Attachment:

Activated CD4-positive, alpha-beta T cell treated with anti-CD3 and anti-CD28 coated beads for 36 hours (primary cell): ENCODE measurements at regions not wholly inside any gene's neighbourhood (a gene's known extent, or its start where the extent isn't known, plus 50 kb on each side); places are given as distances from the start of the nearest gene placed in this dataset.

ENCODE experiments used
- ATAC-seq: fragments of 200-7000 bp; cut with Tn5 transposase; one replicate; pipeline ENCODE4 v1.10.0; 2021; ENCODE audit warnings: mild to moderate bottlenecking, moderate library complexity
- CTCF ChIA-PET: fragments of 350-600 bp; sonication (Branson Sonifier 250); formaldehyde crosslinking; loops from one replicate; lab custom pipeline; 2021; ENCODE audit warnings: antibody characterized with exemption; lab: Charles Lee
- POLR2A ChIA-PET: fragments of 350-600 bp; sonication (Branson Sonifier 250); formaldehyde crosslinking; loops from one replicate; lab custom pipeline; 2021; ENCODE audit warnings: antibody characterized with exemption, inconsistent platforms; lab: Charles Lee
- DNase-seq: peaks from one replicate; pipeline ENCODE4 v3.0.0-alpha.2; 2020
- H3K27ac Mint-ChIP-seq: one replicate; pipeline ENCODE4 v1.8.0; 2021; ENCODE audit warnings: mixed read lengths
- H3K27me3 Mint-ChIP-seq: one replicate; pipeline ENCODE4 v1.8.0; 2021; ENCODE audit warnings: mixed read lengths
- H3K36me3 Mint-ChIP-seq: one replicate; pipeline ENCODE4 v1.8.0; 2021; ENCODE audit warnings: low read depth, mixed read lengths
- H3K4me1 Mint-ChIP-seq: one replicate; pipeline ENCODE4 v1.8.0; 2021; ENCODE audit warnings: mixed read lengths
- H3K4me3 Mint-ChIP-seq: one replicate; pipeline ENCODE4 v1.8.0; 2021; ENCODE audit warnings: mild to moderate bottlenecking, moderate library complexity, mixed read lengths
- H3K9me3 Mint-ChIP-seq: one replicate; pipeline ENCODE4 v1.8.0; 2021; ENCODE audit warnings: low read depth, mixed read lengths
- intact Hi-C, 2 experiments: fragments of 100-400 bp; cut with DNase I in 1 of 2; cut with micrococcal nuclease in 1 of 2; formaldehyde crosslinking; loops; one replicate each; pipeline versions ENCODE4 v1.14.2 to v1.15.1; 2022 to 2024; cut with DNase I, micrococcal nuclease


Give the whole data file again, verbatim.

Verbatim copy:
Activated CD4-positive, alpha-beta T cell treated with anti-CD3 and anti-CD28 coated beads for 36 hours (primary cell): ENCODE measurements at regions not wholly inside any gene's neighbourhood (a gene's known extent, or its start where the extent isn't known, plus 50 kb on each side); places are given as distances from the start of the nearest gene placed in this dataset.

ENCODE experiments used
- ATAC-seq: fragments of 200-7000 bp; cut with Tn5 transposase; one replicate; pipeline ENCODE4 v1.10.0; 2021; ENCODE audit warnings: mild to moderate bottlenecking, moderate library complexity
- CTCF ChIA-PET: fragments of 350-600 bp; sonication (Branson Sonifier 250); formaldehyde crosslinking; loops from one replicate; lab custom pipeline; 2021; ENCODE audit warnings: antibody characterized with exemption; lab: Charles Lee
- POLR2A ChIA-PET: fragments of 350-600 bp; sonication (Branson Sonifier 250); formaldehyde crosslinking; loops from one replicate; lab custom pipeline; 2021; ENCODE audit warnings: antibody characterized with exemption, inconsistent platforms; lab: Charles Lee
- DNase-seq: peaks from one replicate; pipeline ENCODE4 v3.0.0-alpha.2; 2020
- H3K27ac Mint-ChIP-seq: one replicate; pipeline ENCODE4 v1.8.0; 2021; ENCODE audit warnings: mixed read lengths
- H3K27me3 Mint-ChIP-seq: one replicate; pipeline ENCODE4 v1.8.0; 2021; ENCODE audit warnings: mixed read lengths
- H3K36me3 Mint-ChIP-seq: one replicate; pipeline ENCODE4 v1.8.0; 2021; ENCODE audit warnings: low read depth, mixed read lengths
- H3K4me1 Mint-ChIP-seq: one replicate; pipeline ENCODE4 v1.8.0; 2021; ENCODE audit warnings: mixed read lengths
- H3K4me3 Mint-ChIP-seq: one replicate; pipeline ENCODE4 v1.8.0; 2021; ENCODE audit warnings: mild to moderate bottlenecking, moderate library complexity, mixed read lengths
- H3K9me3 Mint-ChIP-seq: one replicate; pipeline ENCODE4 v1.8.0; 2021; ENCODE audit warnings: low read depth, mixed read lengths
- intact Hi-C, 2 experiments: fragments of 100-400 bp; cut with DNase I in 1 of 2; cut with micrococcal nuclease in 1 of 2; formaldehyde crosslinking; loops; one replicate each; pipeline versions ENCODE4 v1.14.2 to v1.15.1; 2022 to 2024; cut with DNase I, micrococcal nuclease